Back with another compelling and blissful work of art, Solange Knowles dropped her fourth studio album, “When I Get Home”, on Friday, March 1. This release fuses jazz sonics with funk, electronic and pop sounds to make a unique and deeply cultural masterpiece. At the center of it, all are messages of feminism, overcoming adversity and black expression. On top of that, her repetitive lyrics and slow, dreamy voice are the perfect follow up to her previous album, “A Seat at the Table”.

Much like her older sister, Solange is well aware of the impact of her voice. However, her vocal style is incredibly delicate as she sings about sex, feminism, spirituality, dreams and more. Despite the repetitive lyrics in most of the songs, the accompanying sonics often switch between slow and steady to bouncy and fun. Even when commenting on adversity faced by the black community, Solange’s message of overcoming and working through hard times give the album an overall carefree and light tone. At some points singing her heart out and other times simply speaking, she captures the strength of the southern black women beautifully.

Solange Knowles album cover, with her staring at the camera solemly with a brace over her nose.

Cover for Solange’s new album, “When I Get Home”.

Several tracks on the album are simple interludes or intermissions that guide listeners between subjects and subtle shifts in tone. “S McGregor”, the second track on the album, is an interlude titled after a major bypass in Houston, TX, where Solange grew up. The track samples actresses Phylicia Rashad and her sister Debbie Allen, as they recite a poem by their mother about leaving home for the big city. Another interlude, “Nothing Without Intention”, samples YouTuber Goddess Lula Belle, who focuses on spirituality and healing. While Lula Belle informs listeners to “do nothing without intention”, the interlude also includes Solange and a friend rapping about troubles with men and “shaking it”, insinuating that women should exist solely for themselves rather than for the attention of men.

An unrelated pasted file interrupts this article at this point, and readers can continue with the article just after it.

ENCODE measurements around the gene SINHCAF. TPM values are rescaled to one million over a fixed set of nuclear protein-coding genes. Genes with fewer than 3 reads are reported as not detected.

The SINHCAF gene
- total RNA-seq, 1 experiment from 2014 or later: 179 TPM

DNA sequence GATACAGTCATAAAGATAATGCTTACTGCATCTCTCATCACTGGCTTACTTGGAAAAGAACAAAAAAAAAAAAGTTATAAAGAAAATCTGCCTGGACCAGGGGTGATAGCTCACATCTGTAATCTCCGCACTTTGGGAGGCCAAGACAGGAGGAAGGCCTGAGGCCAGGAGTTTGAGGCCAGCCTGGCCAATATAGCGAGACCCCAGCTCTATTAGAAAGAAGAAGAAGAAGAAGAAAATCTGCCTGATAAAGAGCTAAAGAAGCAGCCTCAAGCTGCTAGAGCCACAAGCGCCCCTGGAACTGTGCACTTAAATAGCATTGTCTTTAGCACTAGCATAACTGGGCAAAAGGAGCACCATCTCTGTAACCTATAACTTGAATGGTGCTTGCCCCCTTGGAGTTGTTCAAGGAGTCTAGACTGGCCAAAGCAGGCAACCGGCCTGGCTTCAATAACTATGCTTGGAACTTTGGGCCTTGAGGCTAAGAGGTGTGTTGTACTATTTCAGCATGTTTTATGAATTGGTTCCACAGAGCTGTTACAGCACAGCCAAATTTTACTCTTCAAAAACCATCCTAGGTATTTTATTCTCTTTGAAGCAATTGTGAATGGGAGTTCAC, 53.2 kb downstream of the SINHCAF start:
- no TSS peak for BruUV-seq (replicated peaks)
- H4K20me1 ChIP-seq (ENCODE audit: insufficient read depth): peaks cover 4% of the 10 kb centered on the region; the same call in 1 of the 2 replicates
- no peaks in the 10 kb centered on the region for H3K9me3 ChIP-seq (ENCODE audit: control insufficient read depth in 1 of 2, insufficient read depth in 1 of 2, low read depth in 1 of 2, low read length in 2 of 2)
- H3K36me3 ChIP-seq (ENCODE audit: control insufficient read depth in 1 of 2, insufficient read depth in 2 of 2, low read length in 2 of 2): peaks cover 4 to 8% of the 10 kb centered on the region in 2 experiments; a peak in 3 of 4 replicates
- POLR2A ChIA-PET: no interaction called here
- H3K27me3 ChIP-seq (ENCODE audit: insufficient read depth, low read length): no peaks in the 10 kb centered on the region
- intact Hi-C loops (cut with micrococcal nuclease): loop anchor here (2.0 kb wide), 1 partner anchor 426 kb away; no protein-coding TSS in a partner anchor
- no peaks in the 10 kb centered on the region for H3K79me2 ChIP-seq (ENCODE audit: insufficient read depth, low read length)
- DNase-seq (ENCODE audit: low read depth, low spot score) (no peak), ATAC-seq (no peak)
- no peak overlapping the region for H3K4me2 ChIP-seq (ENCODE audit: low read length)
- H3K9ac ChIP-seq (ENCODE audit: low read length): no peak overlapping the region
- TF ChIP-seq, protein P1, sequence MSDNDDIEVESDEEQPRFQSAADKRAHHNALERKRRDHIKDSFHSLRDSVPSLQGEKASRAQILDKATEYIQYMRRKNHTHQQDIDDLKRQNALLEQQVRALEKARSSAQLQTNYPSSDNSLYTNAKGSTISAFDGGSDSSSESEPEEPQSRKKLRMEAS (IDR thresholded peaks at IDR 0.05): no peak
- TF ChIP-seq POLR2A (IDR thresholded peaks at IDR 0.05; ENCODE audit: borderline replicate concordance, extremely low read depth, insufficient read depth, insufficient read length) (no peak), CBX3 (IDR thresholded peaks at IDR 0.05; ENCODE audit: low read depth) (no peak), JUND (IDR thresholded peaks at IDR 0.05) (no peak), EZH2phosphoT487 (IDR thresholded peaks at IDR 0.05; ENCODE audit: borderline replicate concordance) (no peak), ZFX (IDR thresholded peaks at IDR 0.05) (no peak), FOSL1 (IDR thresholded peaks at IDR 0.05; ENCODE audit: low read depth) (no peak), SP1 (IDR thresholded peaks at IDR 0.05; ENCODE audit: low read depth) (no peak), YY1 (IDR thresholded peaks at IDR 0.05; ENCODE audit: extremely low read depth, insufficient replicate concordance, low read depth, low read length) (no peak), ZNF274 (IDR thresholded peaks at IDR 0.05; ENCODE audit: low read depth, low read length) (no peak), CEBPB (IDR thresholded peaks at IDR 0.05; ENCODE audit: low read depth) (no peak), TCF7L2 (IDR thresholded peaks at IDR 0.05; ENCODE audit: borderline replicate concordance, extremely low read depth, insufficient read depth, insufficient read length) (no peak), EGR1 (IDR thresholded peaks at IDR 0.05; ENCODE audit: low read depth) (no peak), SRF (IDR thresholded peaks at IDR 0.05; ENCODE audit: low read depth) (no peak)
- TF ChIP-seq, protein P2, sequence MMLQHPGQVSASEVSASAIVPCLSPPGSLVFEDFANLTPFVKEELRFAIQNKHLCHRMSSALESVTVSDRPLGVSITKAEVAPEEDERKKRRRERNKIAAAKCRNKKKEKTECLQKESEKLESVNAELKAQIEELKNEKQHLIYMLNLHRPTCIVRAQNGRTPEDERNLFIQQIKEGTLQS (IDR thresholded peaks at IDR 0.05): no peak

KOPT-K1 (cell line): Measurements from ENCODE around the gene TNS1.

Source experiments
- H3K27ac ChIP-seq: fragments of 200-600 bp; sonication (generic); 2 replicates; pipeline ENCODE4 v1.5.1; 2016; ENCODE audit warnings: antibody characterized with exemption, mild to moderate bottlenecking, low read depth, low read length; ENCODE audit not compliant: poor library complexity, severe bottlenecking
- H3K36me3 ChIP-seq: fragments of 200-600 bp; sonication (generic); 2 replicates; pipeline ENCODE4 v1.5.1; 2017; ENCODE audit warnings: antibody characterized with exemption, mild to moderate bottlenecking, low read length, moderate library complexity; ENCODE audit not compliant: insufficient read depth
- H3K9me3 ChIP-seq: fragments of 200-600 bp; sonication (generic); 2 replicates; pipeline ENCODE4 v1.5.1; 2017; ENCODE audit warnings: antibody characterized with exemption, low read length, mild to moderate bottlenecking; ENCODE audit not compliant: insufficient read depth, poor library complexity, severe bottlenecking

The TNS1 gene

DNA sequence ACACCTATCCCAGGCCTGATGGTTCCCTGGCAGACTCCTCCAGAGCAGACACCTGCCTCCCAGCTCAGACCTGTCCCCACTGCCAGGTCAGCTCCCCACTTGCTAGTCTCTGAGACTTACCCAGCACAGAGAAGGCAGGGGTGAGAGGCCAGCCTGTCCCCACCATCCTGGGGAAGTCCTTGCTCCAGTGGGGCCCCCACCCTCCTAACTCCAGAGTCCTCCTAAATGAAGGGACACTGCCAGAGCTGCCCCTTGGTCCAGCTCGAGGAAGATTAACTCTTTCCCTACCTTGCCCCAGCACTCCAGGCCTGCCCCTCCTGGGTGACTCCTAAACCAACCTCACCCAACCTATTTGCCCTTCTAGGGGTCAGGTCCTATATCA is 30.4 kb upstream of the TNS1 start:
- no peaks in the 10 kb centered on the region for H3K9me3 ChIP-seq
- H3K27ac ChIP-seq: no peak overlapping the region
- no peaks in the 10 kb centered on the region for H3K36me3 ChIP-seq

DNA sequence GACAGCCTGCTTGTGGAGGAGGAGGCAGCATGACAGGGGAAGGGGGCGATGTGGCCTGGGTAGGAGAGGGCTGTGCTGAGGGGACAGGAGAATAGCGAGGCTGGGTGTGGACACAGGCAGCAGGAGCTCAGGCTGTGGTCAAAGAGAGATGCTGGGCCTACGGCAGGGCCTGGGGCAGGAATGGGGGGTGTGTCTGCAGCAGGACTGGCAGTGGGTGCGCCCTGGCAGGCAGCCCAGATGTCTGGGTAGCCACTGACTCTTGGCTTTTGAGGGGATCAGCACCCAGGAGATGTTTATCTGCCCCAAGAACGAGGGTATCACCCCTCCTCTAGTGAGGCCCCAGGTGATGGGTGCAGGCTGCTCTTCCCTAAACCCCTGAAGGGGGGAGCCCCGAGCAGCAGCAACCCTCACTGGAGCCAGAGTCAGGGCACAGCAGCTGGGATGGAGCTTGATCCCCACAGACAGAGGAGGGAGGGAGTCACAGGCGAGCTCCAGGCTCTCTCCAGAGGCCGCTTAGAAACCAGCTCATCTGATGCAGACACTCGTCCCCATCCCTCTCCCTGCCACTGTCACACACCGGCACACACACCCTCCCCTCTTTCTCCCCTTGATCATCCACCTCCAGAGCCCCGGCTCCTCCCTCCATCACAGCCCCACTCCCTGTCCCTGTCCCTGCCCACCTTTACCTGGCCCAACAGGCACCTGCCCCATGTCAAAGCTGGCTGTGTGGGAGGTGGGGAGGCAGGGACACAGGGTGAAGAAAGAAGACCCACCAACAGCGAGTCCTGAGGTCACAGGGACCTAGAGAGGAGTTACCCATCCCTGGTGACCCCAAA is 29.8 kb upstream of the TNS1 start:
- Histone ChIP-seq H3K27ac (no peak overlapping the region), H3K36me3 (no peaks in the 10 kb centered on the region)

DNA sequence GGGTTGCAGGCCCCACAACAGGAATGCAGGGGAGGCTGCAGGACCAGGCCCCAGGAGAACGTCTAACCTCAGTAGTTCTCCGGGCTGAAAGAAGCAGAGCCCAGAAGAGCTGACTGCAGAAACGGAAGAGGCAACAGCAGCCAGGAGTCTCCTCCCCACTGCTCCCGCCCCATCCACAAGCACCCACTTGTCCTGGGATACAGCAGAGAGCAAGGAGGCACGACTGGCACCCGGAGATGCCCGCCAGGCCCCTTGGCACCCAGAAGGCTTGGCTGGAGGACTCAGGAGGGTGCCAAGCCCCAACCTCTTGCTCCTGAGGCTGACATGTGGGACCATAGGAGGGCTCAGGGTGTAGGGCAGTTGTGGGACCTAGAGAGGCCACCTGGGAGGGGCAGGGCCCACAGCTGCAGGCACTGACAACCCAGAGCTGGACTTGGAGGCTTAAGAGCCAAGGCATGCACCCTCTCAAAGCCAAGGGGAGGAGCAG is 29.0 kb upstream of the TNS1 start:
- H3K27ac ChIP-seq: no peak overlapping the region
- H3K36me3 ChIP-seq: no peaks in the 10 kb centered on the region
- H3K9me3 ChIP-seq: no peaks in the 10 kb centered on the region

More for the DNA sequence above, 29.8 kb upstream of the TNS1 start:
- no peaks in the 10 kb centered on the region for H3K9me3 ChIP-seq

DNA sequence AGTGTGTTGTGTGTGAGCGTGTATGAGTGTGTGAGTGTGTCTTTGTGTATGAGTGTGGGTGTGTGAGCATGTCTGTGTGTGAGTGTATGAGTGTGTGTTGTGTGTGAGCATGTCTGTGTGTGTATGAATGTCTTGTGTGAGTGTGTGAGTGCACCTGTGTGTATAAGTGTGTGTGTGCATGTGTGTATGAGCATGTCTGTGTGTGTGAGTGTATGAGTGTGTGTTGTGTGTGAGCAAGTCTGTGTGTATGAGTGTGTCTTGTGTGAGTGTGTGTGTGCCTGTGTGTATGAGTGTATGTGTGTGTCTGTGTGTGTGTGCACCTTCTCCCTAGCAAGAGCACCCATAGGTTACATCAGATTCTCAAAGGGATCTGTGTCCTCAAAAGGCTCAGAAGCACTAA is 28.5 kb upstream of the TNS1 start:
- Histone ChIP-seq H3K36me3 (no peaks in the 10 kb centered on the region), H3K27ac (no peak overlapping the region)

Other tracks in “When I Get Home” have already risen to popularity within the short time the album has been out, and feature hip-hop artists like The-Dream, Playboi Carti and Gucci Mane. Two songs, “Things I Imagined” and “Dreams”, both center on having big dreams and hopes for the future, especially as a child. These slow, hazy songs encourage the idea that dreams and imagination can take someone a long way if they pursue and never give up.

Solange’s Houston influence is perhaps best expressed in tracks like “Down with the Clique” and “Way to the Show”. The first track criticizes artists who make it big and forget where they came from, drawing from Houston artists specifically. The second track repeatedly mentions “candy paint” — a paint applied to cars to give them a metallic, candy-like shine. This kind of paint is frequently seen on cars in the black community in Houston.

Overcoming adversity is another recurring topic throughout the album, and is best expressed in songs like “Stay Flo”, “Almeda (feat. The-Dream and Playboi Carti” and “My Skin My Logo (feat. Gucci Mane”. In comparison to other mellow songs, these three tracks are much more bouncy and a little faster-paced. “Stay Flo” centers around the black community working hard to succeed, and black folk wanting better for themselves. “Almeda”, named after an area in Houston, references a unisex cologne called Florida Water that is frequently used in Afro-American religious practices and is said to have healing powers. Despite the cleansing properties of Florida Water, Solange insists in “Almeda” that the cologne can’t wash away the determination of black folk. Finally, “My Skin My Logo” features Gucci Mane, and repeatedly mentions Gucci materials as symbolism for adversity. In this song, Solange encourages listeners to work hard despite obstacles in life and to support one another.

To accompany the album, Solange also released a film featuring an all-black cast, which centered on black culture and community in Houston. Many recurring images, like cowboy hats, horses, bull-riding and snakeskin boots portray Houston culture in all its glory, while cast members moved in synchronization to the music. The film especially honed in on black women, portraying them in powerful positions to highlight their strength.

“When I Come Home” elegantly captures the essence of southern black culture, hardship and perseverance, all while serving as a medium for Solange’s self-expression. It’s evident that in order to express her own experiences and feelings, Solange must channel cultural influences in her home city of Houston, TX.

Carla Suggs can be reached at, or on Twitter @carla_suggs.